It’s been a while, friends. I’d found that comfortable thinking/not really thinking mode that allowed me to float through a summer without Kai, prep for a school year without Kai, plan a holiday vacation without Kai.
The bubble finally burst four weeks ago with the onslaught of back-to-school photos. All the freshly-braced faces, all the clean haircuts, all the squeaky sneakers of all the thirteen year old, sweet, gangly boys, ready to start a new school year with their new backpacks and longer shorts. All those lives with so much promise, and Kai was not among them.
I could feel this visceral spiral into constant anxiety, where my gut twists in that horrible, unsettled panic of sliding sideways in my car on a patch of ice. It’s that feeling that I may still be able to keep this under control, but only if my tires catch traction in 3 … 2 … 1.
Right now, my daughter and my husband are dismantling Kai’s bed, the bed where I found him nearly a year ago, not breathing, tongue protruding, lips purple. That horrible, indelible moment is all I see when I look at that damn bed, and I thought I couldn’t wait to take it apart. Now, hearing the banging, the pieces dropping, the deconstruction of my boy’s favorite place to hang out – it’s eviscerating. We’re taking the bed apart because we’ve finally, finally acknowledged he will never sleep there again.
The shrine of condolence cards, secret romances revealed in notes, My Little Ponies, Rubik’s cubes, stuffed animals, pajamas, paper cranes, photos, certificates that had all assembled there? They’ve been put into a box without too much thought. No energy to linger over each memory right now. After the bed goes, we can haggle over what should remain. I want a freshly painted, earthy Zen retreat that holds no reminders of a 12-year-old boy. I want a fresh backdrop for new memories. The rest of my family wants to remember it as Kai’s space, and keep some mementos in place. We even debated washing the bedding and clothes that have sat for almost a year. Surely all the Kai smell has diminished by now and we can rinse away the last of the adolescent bugs?
The negotiations get tense, but we try to approach them with calm, loving, compromise. We all have different memories we cling to, spaces we hold sacred, framed photos that are meaningful. How do we honor each other’s memories, but still create a place that’s comfortable for each of us? It takes a lot of raw conversation, with tears, occasional yelling, lots of deep breaths, hugs, open faces, and acceptance. I keep praying with my breath one of my favorite quotes from Julian of Norwich: ““All shall be well, and all shall be well and all manner of thing shall be well.”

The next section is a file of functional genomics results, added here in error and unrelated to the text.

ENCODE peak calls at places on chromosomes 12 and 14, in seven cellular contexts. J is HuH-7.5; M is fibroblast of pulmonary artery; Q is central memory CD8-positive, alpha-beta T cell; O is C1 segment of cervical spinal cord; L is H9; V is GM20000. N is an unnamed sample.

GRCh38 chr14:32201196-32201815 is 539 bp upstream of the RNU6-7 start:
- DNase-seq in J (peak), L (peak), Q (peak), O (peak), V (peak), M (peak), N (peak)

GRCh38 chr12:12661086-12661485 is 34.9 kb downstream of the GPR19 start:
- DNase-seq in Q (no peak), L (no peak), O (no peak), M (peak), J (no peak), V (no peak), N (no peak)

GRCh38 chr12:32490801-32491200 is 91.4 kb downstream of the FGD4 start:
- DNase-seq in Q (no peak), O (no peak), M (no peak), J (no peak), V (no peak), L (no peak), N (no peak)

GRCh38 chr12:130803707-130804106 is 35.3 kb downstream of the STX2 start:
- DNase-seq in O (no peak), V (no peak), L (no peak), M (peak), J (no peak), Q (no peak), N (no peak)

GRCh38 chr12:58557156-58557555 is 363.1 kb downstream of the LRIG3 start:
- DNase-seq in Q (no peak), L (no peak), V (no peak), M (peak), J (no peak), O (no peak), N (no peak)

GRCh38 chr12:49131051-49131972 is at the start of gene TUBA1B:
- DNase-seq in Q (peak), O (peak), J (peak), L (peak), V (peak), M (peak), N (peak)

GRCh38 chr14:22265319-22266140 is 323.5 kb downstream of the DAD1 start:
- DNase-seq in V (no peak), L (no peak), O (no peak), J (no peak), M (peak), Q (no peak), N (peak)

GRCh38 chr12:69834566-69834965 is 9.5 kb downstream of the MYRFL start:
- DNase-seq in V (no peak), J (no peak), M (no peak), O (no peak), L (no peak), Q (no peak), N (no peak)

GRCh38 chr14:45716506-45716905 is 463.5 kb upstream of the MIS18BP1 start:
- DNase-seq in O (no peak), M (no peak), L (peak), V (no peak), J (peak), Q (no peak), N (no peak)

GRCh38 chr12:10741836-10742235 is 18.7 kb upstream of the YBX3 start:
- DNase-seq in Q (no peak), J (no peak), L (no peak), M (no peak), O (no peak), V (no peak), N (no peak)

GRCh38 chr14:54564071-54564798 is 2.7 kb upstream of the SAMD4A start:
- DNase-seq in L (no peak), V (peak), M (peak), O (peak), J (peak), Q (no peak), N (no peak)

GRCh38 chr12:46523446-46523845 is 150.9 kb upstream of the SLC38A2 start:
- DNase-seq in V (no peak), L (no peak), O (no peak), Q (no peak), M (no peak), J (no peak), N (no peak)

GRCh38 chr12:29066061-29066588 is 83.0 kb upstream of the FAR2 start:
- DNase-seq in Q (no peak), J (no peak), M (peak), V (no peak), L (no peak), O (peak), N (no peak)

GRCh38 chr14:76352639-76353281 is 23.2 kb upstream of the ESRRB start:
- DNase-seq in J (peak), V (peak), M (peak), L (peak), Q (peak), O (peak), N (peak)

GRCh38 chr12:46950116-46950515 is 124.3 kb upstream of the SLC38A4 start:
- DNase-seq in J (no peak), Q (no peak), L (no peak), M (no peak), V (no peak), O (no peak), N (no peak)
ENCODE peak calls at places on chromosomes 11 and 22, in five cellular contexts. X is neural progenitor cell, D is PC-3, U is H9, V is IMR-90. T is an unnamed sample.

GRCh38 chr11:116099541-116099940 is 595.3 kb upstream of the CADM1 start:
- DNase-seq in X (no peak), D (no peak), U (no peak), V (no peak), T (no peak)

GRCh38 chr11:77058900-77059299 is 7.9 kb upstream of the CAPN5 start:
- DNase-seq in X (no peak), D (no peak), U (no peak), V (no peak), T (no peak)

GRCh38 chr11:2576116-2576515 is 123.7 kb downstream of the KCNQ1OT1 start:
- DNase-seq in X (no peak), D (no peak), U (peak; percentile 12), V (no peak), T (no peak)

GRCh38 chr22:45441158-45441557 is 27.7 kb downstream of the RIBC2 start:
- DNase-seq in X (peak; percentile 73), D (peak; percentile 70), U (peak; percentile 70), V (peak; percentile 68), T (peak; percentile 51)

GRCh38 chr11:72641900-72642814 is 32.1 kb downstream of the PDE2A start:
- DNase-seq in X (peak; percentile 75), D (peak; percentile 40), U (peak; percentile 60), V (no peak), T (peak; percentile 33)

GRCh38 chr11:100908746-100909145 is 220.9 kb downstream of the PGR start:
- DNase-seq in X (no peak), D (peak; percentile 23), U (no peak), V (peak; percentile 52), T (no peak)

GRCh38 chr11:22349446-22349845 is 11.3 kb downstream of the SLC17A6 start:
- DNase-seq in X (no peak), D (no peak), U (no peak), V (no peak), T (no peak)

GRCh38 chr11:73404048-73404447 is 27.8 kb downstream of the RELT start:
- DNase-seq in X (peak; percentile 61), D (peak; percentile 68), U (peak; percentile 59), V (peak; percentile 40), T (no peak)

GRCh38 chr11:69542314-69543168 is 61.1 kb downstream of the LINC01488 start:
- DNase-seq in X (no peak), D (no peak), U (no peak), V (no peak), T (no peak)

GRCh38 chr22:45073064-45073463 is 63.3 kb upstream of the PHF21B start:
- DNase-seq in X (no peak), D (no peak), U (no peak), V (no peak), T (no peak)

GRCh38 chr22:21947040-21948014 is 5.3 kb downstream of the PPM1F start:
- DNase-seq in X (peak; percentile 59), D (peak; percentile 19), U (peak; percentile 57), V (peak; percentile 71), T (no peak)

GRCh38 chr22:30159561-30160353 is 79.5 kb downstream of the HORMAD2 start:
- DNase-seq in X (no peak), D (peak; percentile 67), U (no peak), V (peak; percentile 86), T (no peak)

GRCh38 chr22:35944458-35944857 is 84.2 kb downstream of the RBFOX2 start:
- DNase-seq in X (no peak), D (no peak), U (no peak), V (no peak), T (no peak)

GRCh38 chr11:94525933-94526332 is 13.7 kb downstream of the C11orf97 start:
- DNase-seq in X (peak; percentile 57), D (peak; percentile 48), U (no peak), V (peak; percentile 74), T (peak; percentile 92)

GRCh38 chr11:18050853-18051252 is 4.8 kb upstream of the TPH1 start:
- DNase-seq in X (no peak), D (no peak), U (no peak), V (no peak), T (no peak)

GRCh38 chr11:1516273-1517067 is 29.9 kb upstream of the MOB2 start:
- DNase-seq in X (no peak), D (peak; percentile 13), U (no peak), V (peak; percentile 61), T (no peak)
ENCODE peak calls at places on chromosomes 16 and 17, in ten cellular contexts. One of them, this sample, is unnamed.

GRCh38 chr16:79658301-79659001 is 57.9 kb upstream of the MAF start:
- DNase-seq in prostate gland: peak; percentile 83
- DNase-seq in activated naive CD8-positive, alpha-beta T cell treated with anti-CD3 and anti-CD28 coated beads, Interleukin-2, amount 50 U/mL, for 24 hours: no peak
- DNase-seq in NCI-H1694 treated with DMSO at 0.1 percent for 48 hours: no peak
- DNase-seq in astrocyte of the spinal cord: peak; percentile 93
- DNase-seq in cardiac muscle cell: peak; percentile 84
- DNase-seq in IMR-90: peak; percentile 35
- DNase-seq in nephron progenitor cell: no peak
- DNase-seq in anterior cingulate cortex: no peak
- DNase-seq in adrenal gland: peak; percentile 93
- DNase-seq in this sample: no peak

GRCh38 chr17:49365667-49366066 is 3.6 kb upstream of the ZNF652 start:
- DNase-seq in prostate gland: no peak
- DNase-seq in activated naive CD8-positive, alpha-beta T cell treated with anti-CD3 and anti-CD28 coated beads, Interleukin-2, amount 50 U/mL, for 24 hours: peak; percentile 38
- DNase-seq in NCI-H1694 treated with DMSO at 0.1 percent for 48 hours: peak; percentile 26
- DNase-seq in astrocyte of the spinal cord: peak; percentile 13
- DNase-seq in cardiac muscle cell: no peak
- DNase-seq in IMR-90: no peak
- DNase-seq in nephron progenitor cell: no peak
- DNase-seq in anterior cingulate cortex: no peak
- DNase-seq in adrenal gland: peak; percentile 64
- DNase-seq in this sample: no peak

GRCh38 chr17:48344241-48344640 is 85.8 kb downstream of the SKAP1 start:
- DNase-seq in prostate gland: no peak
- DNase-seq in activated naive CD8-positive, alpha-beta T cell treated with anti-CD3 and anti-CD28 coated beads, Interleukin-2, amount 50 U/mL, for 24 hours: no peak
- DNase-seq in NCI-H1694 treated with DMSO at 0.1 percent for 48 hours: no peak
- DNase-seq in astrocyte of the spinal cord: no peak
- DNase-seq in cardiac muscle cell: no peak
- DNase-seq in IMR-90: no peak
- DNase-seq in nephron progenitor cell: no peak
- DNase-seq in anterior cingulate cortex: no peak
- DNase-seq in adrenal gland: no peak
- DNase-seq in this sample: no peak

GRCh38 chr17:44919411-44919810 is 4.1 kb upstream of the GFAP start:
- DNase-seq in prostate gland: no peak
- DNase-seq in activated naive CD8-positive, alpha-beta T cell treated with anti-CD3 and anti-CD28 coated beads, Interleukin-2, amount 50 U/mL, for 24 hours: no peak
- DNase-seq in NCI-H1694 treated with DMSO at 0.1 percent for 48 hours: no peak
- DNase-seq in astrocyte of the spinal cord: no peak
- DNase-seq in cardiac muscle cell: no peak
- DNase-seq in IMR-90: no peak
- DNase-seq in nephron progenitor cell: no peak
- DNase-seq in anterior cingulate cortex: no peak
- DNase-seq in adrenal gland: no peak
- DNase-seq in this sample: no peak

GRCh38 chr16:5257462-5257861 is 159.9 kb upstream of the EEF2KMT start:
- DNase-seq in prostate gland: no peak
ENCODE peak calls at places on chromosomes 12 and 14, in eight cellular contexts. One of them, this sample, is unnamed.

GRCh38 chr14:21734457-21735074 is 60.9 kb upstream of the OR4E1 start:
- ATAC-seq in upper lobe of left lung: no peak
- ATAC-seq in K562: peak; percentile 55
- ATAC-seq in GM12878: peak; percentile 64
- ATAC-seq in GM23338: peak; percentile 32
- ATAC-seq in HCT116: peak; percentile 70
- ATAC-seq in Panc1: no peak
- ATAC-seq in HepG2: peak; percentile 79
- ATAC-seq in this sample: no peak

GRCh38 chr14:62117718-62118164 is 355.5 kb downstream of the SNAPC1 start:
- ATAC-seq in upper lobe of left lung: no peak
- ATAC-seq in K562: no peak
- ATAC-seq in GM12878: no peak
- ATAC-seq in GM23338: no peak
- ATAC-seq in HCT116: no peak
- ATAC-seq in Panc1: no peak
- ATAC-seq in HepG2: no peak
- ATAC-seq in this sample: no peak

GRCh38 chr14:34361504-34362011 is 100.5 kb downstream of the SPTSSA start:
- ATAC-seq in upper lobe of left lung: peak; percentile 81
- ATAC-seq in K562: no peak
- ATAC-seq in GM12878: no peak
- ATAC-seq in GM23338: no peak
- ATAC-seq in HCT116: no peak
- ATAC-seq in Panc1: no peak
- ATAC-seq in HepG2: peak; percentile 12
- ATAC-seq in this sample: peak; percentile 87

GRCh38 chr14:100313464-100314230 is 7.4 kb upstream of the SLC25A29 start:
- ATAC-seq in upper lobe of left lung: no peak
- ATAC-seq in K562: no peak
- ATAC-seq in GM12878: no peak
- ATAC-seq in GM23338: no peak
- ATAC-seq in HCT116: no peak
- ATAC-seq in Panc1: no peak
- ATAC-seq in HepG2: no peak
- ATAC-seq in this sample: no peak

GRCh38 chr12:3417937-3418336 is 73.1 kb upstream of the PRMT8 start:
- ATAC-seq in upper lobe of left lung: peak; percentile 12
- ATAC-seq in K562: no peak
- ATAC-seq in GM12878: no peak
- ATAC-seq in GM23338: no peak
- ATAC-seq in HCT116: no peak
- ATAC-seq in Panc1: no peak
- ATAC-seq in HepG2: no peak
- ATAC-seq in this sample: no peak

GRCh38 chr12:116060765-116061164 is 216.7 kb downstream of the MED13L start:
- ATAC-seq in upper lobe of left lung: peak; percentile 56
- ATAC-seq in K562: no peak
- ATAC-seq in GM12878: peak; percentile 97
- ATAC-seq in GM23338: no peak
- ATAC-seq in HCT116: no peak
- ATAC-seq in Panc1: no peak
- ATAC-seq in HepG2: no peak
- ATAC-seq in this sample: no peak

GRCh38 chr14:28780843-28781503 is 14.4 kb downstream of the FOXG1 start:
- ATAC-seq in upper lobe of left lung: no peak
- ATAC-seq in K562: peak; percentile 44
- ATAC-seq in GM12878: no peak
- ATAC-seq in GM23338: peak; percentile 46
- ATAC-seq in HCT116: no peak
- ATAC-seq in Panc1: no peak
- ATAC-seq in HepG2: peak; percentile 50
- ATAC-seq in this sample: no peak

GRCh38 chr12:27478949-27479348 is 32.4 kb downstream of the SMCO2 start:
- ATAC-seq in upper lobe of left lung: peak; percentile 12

It has to be done. Kai isn’t in a 10 X 12 carpeted space. Kai isn’t limited by our photos, our tschotske, our paper cranes, or even by our love. He is so much bigger than our perceptions and our memories. We want to keep him in this neat little figurative box, but that’s not Kai. He was an explosion of love, of life, of faith, of family, of friendship, of kindness, of Kai-ness. We debated what to do with the bed, and ultimately decided it had given our family 11 years of sturdy service, but that we didn’t want to pass any memories on to any other families. More practically minded folk may have said, ‘But, but, a needy family could have used those bunk beds!” To which I would say, “Ikea can help you make new memories, and they’ll be happy to sell you a box of pieces and an Allen wrench.”
I won’t miss that bed. Whatsoever. I’m glad it’s in pieces. I’m glad my husband is cutting it apart even now in the garage and sending it to a slow death in the landfill. It was a part of our story, but it doesn’t need to be anymore, and it doesn’t need to be part of another family’s story. It had a finite purpose. There are times I feel the same way about Kai’s life: it had a finite purpose, but with infinite meaning. His memory doesn’t need to be limited by things, or places.
As the one-year anniversary of his “Homecoming” approaches, I want to think of him without the parameters of this world. He’s transcended blankets and bean bag chairs and Legos. Do those things exist in heaven? Maybe, but I know we don’t have to cling to them to know Kai is still part of us, still part of our family, always. I like to believe Heaven isn’t geographically far away, but more metaphysically distant. Maybe it exists right next to us but we’re not able to comprehend the mystery of it? That brings me immeasurable comfort. Kai doesn’t need a bed to sleep in, but he still needs people to come home to sometimes. And he will always, always be welcome, bed or no bed.